, the latest Nicholas Sparks book to be cast into a movie, stars Amanda Seyfried and Channing Tatum as the two star-crossed lovers. Unfortunately, it falls short of its more successful predecessors due to its predictability and lack of real chemistry.
Tatum plays John, a tough brooding military guy on leave from the Middle East in the spring before the Sept. 11 attack. Seyfried plays Savannah, a rich preppy girl with a heart of gold vacationing on the Carolina coast. They meet unexpectedly when John saves her purse from a watery grave and the two swiftly immerse in a two-week whirlwind romance.
John’s stoic and socially inept nature is mostly attributed to growing up with an emotionally challenged father, played wonderfully by Richard Jenkins. When John was younger he didn’t notice his father’s problem and used to enjoy collecting coins with him. Eventually he outgrew that, unlike his father, instead of becoming obsessed with it.
Now that John is older he rarely talks to his father, believing they no longer have anything in common. The father and son relationship is one of the few good aspects of this movie, as it is both interesting to watch and moving to see how it develops as the story unfolds.
John and Savannah are the typical example of a couple where “opposites attract.” While she is building a house for Habitat for Humanity, he is getting into fist fights with boys on the beach. Despite their differences, they fall deeply in love and profess their undying love for each other after just two weeks together.
Unfortunately, because this is based on a Sparks book, it’s easy to figure out that something bad is going to happen to rip these two lovers apart.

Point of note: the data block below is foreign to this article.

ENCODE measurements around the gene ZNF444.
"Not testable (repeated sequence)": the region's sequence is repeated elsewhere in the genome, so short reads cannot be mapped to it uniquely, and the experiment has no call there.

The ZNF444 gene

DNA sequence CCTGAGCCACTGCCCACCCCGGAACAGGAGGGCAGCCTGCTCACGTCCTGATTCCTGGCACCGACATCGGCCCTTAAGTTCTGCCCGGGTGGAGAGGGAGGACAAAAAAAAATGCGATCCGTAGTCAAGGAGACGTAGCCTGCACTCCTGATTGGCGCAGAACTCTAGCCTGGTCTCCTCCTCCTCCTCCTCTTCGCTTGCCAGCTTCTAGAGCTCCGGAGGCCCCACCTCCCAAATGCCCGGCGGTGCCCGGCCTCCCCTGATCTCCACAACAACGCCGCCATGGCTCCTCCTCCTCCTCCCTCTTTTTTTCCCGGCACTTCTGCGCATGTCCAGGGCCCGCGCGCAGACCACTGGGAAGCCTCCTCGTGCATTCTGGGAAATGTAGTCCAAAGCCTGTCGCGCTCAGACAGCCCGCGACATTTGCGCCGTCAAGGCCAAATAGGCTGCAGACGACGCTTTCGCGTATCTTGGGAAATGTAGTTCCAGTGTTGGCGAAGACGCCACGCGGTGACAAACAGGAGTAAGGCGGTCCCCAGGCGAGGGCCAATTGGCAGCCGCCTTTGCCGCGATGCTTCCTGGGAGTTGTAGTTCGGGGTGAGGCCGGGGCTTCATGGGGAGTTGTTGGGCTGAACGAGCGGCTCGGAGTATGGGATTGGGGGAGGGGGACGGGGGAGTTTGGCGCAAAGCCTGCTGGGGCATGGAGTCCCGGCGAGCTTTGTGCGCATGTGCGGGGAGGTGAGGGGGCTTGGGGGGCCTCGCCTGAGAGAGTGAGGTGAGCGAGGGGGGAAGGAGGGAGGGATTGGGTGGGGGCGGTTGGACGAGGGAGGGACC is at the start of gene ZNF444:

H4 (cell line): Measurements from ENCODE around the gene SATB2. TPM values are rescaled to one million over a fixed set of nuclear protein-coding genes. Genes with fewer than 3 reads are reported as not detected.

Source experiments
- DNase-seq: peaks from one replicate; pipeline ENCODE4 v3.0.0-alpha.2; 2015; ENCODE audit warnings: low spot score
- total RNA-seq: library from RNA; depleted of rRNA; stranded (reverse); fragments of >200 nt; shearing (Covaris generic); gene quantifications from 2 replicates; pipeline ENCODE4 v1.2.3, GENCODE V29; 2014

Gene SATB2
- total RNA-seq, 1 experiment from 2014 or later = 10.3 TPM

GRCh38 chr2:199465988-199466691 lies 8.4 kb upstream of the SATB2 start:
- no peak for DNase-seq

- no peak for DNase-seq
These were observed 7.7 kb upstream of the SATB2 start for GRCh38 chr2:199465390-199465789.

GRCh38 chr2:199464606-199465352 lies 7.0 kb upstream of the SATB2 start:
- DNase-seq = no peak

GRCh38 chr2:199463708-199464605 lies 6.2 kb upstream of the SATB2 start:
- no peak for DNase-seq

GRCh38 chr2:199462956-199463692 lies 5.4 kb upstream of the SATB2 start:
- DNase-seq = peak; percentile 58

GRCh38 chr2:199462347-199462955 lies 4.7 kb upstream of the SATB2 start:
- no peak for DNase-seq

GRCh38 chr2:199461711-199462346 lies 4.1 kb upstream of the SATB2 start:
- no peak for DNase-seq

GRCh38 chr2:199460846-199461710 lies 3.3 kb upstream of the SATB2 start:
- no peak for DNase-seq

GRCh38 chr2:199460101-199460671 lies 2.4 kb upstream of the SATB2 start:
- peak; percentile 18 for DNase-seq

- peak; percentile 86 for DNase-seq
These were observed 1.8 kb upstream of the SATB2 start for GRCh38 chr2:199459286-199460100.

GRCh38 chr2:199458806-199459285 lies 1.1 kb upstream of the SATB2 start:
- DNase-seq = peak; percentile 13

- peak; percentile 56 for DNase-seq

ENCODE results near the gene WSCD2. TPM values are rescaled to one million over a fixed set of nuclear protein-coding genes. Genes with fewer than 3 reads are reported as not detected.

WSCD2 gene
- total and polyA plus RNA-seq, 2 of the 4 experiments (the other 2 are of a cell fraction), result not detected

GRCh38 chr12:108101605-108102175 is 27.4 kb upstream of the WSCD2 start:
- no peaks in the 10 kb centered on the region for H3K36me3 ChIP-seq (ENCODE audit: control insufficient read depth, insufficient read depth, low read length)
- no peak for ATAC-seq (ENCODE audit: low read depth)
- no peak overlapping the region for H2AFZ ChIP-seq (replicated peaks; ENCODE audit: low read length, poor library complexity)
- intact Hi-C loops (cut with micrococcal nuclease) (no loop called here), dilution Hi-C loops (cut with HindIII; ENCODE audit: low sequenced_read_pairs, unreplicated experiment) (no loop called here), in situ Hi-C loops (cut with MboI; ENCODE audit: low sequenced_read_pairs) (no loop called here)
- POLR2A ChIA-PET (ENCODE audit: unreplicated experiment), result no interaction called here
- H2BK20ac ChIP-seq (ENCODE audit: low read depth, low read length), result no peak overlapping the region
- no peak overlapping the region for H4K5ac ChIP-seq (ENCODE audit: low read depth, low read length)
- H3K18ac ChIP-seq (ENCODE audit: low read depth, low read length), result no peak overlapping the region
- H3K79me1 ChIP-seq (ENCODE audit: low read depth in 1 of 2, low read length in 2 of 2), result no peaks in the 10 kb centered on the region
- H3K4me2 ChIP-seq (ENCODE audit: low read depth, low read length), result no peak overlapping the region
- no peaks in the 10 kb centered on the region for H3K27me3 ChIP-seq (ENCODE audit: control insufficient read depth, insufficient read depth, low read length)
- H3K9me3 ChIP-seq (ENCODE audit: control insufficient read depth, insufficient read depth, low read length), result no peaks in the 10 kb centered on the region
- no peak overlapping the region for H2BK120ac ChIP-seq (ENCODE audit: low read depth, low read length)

The rip comes in the form of the war. John has a year-long tour of duty and Savannah promises to wait for him. While he is away, they write a continuous stream of letters to each other, promising to tell each other everything. As a result, much of this movie is spent with endless montages of the war and reading letters.
Director Lasse Hallström is almost trying to prove their love, which was lackluster to begin with, with this never-ending display of devotion.
Not surprisingly, everything changes when, after Sept. 11, John is suddenly forced to choose between love and duty when the time for re-enlistment rolls around. He chooses duty along with every other man in his squadron. This time the distance proves to be too much for Savannah and she ends their relationship.
This movie contains all the ingredients of a Sparks’ film. Substitute in the war with disapproving parents and you practically have . The staple rainy romantic scenes are there, but minus any tear-jerker moments. Instead of crying, the viewer will feel frustrated at the main character’s erratic decisions. The soundtrack was also misleading, with the beautiful song “Set the Fire to the Third Bar” playing nonstop in the previews but not once during the actual movie.
Tatum and Seyfried both do a commendable job, although Tatum is definitely more eye candy than a good actor. Seyfried, from films as and , does not develop her acting skills any further in this movie, instead spending most of her time moping around for John. They have a strong physical attraction toward each other, but emotionally it falls flat, especially since they have such a short time together.
The war scenes are poorly produced and not very realistic at all. There is one scene where John gets shot entering a building, regardless of being warned not to multiple times. The audience is made to think he is dead but then we see him lying in a hospital bed in the next scene. As a whole, the scene is over-dramatized and highly unnecessary.
Overall, this movie is a decent romantic drama with a few good moments that get muddled down in depressing montages. Their love may not be that believable, but Hallström never stops trying to make it work.
It definitely falls short of early Sparks movie adaptations such as or .